Why does right shift (>>) bit operation over byte give strange result?

There is a byte `[01100111]` and I've to break it in such way `[0|11|00111]` so after moving parts of this byte into different bytes I'll get:

``````[00000000] => 0 (in decimal)
[00000011] => 3 (in decimal)
[00000111] => 7 (in decimal)
``````

I've try to do that with such code:

``````byte b=(byte)0x67;
byte b1=(byte)(first>>7);
byte b2=(byte)((byte)(first<<1)>>6);
byte b3=(byte)((byte)(first<<3)>>3);
``````

But I got:

``````b1 is 0
b2 is -1 //but I need 3....
b3 is 7
``````

Where I've mistake?

Thanks

-
Why is there a break after the first Zero, but not after the second group of zeros? [0|11|00|111] or [011|00111]. And what is `first`? Is it `b`? –  user unknown Apr 11 '11 at 15:43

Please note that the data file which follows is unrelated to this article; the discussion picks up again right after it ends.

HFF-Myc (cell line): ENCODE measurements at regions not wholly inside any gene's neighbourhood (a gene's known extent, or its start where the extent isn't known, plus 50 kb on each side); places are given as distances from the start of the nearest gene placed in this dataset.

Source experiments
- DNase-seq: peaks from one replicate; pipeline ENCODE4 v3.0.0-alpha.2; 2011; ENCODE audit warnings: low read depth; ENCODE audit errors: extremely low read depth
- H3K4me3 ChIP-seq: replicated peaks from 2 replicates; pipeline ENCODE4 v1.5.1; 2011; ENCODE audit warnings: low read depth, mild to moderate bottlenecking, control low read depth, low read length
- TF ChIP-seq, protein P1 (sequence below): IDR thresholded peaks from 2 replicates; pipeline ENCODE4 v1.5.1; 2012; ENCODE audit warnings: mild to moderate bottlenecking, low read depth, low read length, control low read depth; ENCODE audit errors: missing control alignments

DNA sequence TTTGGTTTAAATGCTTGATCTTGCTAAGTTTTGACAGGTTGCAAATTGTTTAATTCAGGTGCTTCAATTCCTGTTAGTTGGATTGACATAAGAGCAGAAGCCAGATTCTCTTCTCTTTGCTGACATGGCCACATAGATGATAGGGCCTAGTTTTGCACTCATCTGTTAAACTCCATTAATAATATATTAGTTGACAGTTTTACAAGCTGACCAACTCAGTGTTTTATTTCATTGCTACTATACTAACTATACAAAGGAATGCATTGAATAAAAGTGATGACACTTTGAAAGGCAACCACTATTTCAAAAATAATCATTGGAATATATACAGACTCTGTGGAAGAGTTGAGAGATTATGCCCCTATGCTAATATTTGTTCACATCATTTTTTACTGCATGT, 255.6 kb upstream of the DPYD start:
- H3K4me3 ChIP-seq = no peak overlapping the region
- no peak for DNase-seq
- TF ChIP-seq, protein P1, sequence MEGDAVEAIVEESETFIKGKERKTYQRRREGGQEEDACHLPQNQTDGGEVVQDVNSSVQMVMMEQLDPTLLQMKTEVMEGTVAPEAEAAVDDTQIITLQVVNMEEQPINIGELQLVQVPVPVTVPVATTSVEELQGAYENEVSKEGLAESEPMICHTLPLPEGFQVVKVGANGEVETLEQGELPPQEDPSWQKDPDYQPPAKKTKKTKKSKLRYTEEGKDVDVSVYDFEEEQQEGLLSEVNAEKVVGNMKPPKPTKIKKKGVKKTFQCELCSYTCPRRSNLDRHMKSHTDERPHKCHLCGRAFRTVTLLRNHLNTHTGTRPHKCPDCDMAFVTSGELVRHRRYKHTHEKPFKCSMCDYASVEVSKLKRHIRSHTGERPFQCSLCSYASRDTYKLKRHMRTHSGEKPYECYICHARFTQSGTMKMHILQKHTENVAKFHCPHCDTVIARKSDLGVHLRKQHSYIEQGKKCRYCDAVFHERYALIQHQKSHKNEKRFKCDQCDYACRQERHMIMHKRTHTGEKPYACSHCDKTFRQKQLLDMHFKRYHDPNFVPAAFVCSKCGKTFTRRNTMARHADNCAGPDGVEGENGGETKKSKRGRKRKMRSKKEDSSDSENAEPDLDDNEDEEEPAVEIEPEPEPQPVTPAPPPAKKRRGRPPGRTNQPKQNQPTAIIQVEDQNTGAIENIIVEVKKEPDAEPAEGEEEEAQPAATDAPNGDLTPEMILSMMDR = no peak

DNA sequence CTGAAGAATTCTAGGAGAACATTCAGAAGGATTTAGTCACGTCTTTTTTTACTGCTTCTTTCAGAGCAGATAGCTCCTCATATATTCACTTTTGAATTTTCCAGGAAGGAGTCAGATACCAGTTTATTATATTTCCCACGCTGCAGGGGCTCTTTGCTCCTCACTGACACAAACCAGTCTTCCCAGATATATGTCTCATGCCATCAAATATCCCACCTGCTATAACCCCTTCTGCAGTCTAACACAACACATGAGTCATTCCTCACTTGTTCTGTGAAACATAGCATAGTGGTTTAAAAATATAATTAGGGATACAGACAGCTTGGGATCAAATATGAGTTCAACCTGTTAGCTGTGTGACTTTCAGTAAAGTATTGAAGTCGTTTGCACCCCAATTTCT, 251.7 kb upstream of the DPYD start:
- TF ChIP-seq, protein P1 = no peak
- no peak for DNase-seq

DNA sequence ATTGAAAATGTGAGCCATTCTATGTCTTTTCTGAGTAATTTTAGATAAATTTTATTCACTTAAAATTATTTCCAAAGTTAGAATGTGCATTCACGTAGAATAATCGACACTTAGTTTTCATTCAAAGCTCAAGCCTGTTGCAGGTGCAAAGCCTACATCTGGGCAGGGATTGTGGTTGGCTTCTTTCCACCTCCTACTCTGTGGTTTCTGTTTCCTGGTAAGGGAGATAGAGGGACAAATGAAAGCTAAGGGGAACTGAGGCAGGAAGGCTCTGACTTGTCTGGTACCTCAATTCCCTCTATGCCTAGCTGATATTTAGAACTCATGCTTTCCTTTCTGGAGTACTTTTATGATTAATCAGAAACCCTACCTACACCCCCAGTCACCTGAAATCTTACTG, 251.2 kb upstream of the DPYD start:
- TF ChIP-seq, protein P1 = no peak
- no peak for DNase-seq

oops, I've mistake. first is actually b –  stemm Apr 11 '11 at 15:51
I've break in such way according to my data format –  stemm Apr 11 '11 at 15:52

Your results are being automatically sign-extended.

``````byte b1=(byte)(first>>7) & 0x01;
@stemm Also look at the `>>>` operator (different than `>>` in how it treats sign-extension). Although, I recommend the shift and mask as well (it's less thinking ;-) +1 Oli. –  user166390 Apr 11 '11 at 15:43